“Real Pirates” Can Be Found in Grand Rapids
Sunday, January 25, 2015

 

Real Pirates exhibit, photo courtesy of the Grand Rapids Public Museum.
 
Belay your carousing’ and make your way down to the Grand Rapids Museum (GRUM) to see the fascinating exhibit,  Real Pirates: The Untold Story of the Whydah from Slave Ship to Pirate Ship.  
 
A compelling exhibition of the story of Whydah, the first authenticated pirate shipwreck in U.S. waters off the coast of Cape Cod, Massachusetts premiered in October of 2014.
 
The exhibition features real stories of the people who populated the Atlantic world in the age of slavery and piracy: artisans and traders from West Africa, slave ship captains and their captives, Native American boat pilots, impoverished sailors from all over Europe, and pirates—including women pirates and John King, a boy no more than 11 years old, who "went on the account." 
 
The one-of-a-kind exhibition features more than 200 authentic items recovered from the Whydah – real treasure last touched by real pirates. Ranging from canons to coins, the ship’s massive bell and personal items that the pirates wore, visitors are given an unprecedented glimpse into unique economic, political and social circumstances of the early 18th-century Caribbean. The slave ship Whydah began her short life in London, England, in 1715.  Sunk in a fierce storm off Cape Cod in April 1717, the Whydah was located almost 300 years later in 1984.   Underwater explorer Barry Clifford and his team unearthed the authentic pirate treasure. The wreck site is still actively excavated today lead by Chris Macort, Director of Operations in recovering artifacts.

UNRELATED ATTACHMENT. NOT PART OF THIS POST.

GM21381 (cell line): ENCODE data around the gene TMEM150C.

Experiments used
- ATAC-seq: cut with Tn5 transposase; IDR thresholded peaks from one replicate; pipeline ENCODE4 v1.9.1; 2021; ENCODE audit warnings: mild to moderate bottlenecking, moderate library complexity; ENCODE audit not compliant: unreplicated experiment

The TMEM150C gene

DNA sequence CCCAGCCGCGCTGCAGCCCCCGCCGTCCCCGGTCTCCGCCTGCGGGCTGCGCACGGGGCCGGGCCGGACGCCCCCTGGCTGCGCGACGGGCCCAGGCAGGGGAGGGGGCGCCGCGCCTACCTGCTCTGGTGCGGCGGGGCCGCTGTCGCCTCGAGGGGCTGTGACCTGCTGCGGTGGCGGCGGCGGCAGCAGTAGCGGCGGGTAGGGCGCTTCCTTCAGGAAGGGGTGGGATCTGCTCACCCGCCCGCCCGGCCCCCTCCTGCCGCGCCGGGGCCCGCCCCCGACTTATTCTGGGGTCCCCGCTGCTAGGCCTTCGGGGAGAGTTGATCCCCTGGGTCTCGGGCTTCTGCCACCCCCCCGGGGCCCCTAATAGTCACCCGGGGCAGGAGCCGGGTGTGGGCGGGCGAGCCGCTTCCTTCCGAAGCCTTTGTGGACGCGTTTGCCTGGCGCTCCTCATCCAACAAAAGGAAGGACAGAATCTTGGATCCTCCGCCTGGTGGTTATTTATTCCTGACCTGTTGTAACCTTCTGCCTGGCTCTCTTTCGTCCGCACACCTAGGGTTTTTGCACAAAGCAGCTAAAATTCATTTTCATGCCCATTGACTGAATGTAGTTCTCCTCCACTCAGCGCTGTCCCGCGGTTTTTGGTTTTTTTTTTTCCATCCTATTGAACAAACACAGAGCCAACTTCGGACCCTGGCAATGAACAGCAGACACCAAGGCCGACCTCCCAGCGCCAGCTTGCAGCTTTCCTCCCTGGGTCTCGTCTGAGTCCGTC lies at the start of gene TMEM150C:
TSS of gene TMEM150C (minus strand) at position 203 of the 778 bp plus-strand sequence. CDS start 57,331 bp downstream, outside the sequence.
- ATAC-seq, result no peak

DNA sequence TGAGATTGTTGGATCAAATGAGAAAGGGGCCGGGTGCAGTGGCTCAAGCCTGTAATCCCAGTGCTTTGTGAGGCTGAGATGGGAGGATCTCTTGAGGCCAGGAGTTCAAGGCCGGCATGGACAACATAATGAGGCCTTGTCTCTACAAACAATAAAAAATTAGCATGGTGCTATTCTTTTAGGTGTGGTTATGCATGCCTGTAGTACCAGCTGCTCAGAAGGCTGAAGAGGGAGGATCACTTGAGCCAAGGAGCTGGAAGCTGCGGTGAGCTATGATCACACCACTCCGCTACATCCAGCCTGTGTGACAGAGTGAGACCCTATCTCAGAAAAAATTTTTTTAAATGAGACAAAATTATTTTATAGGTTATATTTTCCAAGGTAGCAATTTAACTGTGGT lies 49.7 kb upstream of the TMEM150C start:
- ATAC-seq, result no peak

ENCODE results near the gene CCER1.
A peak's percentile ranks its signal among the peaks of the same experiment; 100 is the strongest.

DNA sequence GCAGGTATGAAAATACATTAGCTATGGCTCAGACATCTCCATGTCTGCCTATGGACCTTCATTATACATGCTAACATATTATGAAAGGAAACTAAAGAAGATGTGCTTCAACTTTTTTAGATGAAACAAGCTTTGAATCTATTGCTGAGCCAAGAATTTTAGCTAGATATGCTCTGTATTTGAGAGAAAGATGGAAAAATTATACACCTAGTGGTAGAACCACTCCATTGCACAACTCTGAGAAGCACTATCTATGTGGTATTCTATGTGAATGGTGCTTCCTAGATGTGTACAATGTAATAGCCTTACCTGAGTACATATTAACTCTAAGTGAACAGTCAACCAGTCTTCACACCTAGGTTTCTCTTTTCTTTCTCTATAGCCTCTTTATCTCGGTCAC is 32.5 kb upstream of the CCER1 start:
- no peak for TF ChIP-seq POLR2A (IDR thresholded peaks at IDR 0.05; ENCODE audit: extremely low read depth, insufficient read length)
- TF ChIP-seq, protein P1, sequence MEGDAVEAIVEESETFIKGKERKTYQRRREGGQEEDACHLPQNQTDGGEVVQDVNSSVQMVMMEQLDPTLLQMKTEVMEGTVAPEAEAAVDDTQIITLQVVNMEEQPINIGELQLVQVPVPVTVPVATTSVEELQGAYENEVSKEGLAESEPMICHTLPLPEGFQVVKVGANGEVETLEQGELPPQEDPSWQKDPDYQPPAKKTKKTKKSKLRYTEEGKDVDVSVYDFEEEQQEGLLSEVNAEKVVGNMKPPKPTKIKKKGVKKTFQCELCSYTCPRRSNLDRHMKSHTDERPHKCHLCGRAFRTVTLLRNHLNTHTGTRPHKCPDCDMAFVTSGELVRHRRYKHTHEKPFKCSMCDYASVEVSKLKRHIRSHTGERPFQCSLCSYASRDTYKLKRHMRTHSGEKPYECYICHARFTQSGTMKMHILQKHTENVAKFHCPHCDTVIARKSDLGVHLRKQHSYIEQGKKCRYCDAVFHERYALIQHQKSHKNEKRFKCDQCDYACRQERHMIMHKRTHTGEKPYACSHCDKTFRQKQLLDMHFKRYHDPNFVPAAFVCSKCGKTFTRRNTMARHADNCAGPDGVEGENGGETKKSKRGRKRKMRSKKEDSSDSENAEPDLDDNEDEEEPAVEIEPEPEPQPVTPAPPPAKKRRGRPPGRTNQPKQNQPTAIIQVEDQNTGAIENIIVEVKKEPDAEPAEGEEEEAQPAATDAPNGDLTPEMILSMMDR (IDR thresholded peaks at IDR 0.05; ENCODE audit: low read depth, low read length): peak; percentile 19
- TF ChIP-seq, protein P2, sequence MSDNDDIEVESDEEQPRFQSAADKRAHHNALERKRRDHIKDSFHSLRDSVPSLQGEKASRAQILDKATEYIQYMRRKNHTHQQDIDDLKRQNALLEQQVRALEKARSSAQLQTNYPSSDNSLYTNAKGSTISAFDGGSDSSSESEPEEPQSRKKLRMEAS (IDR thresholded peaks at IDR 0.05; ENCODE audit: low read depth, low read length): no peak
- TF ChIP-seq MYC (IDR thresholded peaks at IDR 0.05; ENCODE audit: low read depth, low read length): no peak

Kids also learn about the exciting world of nautical archaeology and the many technologies that have been developed to allow scientists and historians to unlock the clues embedded in these 300-year-old "treasures." 
 
Visitors return to a time when the cities of North America were still small towns with few interconnections. It was the Caribbean, with its enormous sugar plantations, that made up the dynamic center, drawing vast quantities of money, goods, and people from all corners of the Atlantic. Some people came by choice. But most were transported to this world against their will: men, women, and children from across Africa who were kidnapped and sold to slavers; Native Americans bound into slavery from colonial North America; South American natives enslaved in Spanish mines; and indentured servants shipped from Europe. 
 
The Whydah was built and launched as a slave ship and captured on her maiden voyage across the Atlantic by legendary pirate Sam Bellamy and his crew. After a few alterations and a quick hoist of the Jolly Roger, the Whydah became the flagship of Bellamy’s flotilla, leading raids throughout Caribbean waters and up the Atlantic coastline.he Whydah was built and launched as a slave ship and captured on her maiden voyage across the Atlantic by legendary pirate Sam Bellamy and his crew. After a few alterations and a quick hoist of the Jolly Roger, the Whydah became the flagship of Bellamy’s flotilla, leading raids throughout Caribbean waters and up the Atlantic coastline.
 
To purchase tickets or for more information, visit www.GRUM.org. The fee includes admission to the exhibition and to the Grand Rapids Public Museum – adults $17, seniors -$16, children (3 to 17) - $12, children 2 and under are free. Member fees are: adults $12, senior - $11, member child (3-17) - $10, children 2 and under are free.
 
Source: National Geographic and the Grand Rapids Public Museum
 
This article was printed in the January 25, 2015 - February 7, 2015 edition.
 

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